- Advanced Night Repair products will be photographed with the view of the space
- Estee Lauder will auction one bottle for charity when products are sent back to Earth
- The initiative is part of NASA’s plan to develop low-Earth orbit for commercial gains
Estee Lauder will have the claim of becoming the first-ever beauty brand to go into space as part of NASA’s push for commercializing low-Earth orbit explorations. The luxury brand will send 10 bottles of its Advanced Night Repair Synchronized Multi-Recovery Complex brand to space aboard a Cygnus spacecraft.
The Cygnus spacecraft is scheduled to launch atop an Antares rocket from Northrop Grumman’s 14th commercial resupply services. According to the press release posted on the company website, the breakthrough launch is set to happen on Sept. 29, 2020. The bottles will arrive at the International Space Station on Oct. 3, 2020.
“NASA is at the forefront of space exploration, and as a leader in skincare innovation, Estée Lauder is proud to support the incredible work NASA is doing to promote a space economy by being the second-ever commercial product to launch,” The Estee Lauder Companies Group President and Global Brand President Stéphanie de La Faverie, said in the news release.
Estee Lauder is paying NASA $128,000 for the initiative, Bloomberg reported. The initiative will involve taking pictures of Estee Lauder’s Advanced Night Repair with the view of the space in the background.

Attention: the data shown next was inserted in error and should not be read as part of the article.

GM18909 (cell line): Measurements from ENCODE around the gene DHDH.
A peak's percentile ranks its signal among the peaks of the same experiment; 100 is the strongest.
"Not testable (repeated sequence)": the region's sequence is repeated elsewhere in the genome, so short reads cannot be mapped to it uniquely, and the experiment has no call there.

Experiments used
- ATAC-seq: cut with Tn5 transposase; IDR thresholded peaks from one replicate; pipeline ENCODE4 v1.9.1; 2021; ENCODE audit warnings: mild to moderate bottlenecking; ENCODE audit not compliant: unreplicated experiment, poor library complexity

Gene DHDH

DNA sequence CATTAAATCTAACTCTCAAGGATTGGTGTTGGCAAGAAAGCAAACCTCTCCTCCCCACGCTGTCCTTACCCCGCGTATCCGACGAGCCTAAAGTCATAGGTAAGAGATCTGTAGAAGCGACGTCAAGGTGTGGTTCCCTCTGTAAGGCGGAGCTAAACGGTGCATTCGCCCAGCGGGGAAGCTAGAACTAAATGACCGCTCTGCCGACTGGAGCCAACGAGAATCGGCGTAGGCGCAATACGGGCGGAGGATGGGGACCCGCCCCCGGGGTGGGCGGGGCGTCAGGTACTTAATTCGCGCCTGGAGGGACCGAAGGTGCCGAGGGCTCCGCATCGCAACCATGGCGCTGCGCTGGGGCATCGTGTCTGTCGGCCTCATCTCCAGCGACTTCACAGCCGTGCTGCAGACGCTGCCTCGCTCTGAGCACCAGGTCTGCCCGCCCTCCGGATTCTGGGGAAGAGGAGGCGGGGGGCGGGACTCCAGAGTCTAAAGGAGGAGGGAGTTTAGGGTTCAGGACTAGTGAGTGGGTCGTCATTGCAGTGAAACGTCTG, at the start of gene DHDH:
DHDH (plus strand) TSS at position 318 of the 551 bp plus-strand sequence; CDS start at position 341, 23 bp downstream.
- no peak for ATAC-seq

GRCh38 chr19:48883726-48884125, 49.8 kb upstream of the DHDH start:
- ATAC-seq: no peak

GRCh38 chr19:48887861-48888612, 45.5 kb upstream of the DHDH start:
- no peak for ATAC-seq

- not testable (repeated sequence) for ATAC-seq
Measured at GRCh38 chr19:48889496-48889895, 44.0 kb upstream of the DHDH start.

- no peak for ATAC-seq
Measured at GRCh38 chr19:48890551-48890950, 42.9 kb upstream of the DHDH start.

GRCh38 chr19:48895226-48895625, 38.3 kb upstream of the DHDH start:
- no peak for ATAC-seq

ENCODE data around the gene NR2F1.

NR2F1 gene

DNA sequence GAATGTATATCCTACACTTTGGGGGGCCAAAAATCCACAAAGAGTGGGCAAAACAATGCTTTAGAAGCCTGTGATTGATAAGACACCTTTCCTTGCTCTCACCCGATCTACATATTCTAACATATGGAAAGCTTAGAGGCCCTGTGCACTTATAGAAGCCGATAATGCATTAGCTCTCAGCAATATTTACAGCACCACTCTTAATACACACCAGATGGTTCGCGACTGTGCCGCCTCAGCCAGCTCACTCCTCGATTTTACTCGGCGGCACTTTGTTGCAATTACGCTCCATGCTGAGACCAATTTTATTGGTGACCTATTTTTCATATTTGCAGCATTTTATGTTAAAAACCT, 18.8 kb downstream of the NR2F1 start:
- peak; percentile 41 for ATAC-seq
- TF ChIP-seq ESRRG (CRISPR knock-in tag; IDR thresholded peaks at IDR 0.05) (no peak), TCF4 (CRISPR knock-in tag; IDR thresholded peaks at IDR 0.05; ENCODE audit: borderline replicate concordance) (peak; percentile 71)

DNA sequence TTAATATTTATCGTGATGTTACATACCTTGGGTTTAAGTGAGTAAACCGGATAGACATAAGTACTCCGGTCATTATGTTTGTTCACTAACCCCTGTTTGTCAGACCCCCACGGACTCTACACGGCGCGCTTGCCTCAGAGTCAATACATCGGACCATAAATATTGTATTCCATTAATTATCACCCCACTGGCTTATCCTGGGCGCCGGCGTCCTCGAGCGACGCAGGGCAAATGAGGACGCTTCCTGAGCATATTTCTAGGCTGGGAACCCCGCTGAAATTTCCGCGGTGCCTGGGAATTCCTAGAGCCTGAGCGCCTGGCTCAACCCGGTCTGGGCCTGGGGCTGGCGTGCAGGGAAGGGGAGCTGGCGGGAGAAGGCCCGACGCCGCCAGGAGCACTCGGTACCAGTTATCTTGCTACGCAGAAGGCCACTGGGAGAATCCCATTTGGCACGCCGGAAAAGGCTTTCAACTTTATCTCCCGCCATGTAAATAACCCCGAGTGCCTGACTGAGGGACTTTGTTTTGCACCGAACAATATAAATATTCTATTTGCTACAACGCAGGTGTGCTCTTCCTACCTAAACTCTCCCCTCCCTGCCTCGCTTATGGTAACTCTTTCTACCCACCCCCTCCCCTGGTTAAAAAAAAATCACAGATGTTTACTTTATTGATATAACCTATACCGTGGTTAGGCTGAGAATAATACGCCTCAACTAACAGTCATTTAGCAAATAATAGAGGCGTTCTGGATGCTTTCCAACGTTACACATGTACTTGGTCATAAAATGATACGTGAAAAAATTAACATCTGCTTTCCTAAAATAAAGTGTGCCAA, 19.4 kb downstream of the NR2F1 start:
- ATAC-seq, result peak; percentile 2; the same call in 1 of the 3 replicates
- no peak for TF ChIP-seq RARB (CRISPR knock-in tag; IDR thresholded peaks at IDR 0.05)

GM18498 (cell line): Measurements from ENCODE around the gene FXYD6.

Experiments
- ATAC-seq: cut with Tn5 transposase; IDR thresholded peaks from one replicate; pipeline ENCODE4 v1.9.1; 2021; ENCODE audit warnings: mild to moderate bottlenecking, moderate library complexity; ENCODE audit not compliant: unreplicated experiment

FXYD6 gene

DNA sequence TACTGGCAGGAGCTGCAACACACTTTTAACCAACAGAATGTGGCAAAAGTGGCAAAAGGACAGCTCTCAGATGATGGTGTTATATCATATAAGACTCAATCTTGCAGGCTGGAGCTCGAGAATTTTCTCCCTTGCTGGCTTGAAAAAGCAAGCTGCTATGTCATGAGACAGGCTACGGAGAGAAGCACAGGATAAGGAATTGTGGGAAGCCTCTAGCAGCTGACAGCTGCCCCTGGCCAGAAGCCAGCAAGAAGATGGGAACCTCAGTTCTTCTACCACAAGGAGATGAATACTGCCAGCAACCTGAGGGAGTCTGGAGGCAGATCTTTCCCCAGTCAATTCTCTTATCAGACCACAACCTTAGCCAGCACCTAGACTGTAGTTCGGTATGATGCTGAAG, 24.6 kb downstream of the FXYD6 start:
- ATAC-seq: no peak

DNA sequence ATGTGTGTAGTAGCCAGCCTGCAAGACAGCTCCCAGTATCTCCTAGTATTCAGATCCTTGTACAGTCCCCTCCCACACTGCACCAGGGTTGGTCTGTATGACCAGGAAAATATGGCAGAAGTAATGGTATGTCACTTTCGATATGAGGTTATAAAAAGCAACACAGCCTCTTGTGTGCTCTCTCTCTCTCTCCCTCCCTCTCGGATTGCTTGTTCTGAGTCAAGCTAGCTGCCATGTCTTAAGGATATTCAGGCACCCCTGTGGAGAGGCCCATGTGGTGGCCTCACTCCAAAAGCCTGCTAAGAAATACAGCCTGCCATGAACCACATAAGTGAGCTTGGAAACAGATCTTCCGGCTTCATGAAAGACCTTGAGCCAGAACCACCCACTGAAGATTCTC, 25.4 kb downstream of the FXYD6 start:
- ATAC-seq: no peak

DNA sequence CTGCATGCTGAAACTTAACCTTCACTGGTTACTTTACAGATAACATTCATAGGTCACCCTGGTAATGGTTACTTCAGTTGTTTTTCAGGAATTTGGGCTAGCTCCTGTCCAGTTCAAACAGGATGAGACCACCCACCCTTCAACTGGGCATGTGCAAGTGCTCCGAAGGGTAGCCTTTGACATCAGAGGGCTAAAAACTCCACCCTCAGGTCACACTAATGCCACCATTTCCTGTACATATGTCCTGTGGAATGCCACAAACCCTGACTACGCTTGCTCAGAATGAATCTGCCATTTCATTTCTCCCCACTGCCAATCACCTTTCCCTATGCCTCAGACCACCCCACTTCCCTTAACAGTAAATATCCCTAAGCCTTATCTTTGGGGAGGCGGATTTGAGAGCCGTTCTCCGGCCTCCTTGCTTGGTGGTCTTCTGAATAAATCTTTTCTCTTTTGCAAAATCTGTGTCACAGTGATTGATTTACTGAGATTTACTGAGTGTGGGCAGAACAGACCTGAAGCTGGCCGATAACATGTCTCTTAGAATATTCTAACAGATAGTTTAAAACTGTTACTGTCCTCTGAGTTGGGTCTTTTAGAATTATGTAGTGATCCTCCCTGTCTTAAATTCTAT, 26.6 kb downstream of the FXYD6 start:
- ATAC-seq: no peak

The makeup company will use the photos for its social media marketing activities on Earth. Most importantly, the luxury brand will auction one bottle for charity as soon as they are back to Earth.
NASA has first announced the opening of the ISS to businesses in 2019. At the time, the space agency highlighted that the decision comes as it plans to land the first woman and next man on the Moon for the Artemis mission in 2024.
To date, more than 50 companies have been doing research on commercial nature via the ISS, NASA said in June 2019 news release. The space agency has also been working with 10 other companies to install more than 14 commercial facilities to support the initiative.
NASA is not alone in the pursuit of making an economic gain from space explorations. Several private companies have also been vocal in their development of infrastructure to make space tourism viable. Most recently, Virgin Galactic and SpaceX have been sounding plans of bringing private passengers for leisurely trips to space. Both companies have their eyes set for a 2021 launch.